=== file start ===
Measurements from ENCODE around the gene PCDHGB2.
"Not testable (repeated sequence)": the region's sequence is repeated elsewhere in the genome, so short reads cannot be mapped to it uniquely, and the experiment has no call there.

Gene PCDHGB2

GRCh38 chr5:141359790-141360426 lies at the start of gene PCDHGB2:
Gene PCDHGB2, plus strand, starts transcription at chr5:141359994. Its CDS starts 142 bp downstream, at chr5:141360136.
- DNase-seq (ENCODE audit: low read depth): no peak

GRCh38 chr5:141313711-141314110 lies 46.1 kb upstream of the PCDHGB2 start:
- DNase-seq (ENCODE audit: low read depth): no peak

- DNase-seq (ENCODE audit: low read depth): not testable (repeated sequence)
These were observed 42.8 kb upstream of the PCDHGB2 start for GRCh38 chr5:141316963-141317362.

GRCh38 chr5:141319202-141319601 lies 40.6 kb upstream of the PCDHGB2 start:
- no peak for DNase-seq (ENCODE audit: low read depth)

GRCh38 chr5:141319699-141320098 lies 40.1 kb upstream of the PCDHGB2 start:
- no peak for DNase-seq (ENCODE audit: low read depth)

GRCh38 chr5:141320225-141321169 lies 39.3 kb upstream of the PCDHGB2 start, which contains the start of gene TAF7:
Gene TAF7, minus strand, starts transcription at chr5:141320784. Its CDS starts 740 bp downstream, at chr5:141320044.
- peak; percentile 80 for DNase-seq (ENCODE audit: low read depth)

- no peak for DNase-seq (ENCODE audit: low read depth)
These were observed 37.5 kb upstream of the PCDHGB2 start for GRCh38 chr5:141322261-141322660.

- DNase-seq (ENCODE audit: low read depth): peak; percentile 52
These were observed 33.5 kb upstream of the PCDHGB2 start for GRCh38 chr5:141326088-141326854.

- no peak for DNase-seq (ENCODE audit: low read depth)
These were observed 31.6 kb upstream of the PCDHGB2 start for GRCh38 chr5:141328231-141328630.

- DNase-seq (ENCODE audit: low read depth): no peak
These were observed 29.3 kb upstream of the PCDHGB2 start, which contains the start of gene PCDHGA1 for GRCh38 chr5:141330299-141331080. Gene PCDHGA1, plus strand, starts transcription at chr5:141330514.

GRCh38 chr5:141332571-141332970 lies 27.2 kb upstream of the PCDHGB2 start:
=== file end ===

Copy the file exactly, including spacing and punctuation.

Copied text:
Measurements from ENCODE around the gene PCDHGB2.
"Not testable (repeated sequence)": the region's sequence is repeated elsewhere in the genome, so short reads cannot be mapped to it uniquely, and the experiment has no call there.

Gene PCDHGB2

GRCh38 chr5:141359790-141360426 lies at the start of gene PCDHGB2:
Gene PCDHGB2, plus strand, starts transcription at chr5:141359994. Its CDS starts 142 bp downstream, at chr5:141360136.
- DNase-seq (ENCODE audit: low read depth): no peak

GRCh38 chr5:141313711-141314110 lies 46.1 kb upstream of the PCDHGB2 start:
- DNase-seq (ENCODE audit: low read depth): no peak

- DNase-seq (ENCODE audit: low read depth): not testable (repeated sequence)
These were observed 42.8 kb upstream of the PCDHGB2 start for GRCh38 chr5:141316963-141317362.

GRCh38 chr5:141319202-141319601 lies 40.6 kb upstream of the PCDHGB2 start:
- no peak for DNase-seq (ENCODE audit: low read depth)

GRCh38 chr5:141319699-141320098 lies 40.1 kb upstream of the PCDHGB2 start:
- no peak for DNase-seq (ENCODE audit: low read depth)

GRCh38 chr5:141320225-141321169 lies 39.3 kb upstream of the PCDHGB2 start, which contains the start of gene TAF7:
Gene TAF7, minus strand, starts transcription at chr5:141320784. Its CDS starts 740 bp downstream, at chr5:141320044.
- peak; percentile 80 for DNase-seq (ENCODE audit: low read depth)

- no peak for DNase-seq (ENCODE audit: low read depth)
These were observed 37.5 kb upstream of the PCDHGB2 start for GRCh38 chr5:141322261-141322660.

- DNase-seq (ENCODE audit: low read depth): peak; percentile 52
These were observed 33.5 kb upstream of the PCDHGB2 start for GRCh38 chr5:141326088-141326854.

- no peak for DNase-seq (ENCODE audit: low read depth)
These were observed 31.6 kb upstream of the PCDHGB2 start for GRCh38 chr5:141328231-141328630.

- DNase-seq (ENCODE audit: low read depth): no peak
These were observed 29.3 kb upstream of the PCDHGB2 start, which contains the start of gene PCDHGA1 for GRCh38 chr5:141330299-141331080. Gene PCDHGA1, plus strand, starts transcription at chr5:141330514.

GRCh38 chr5:141332571-141332970 lies 27.2 kb upstream of the PCDHGB2 start: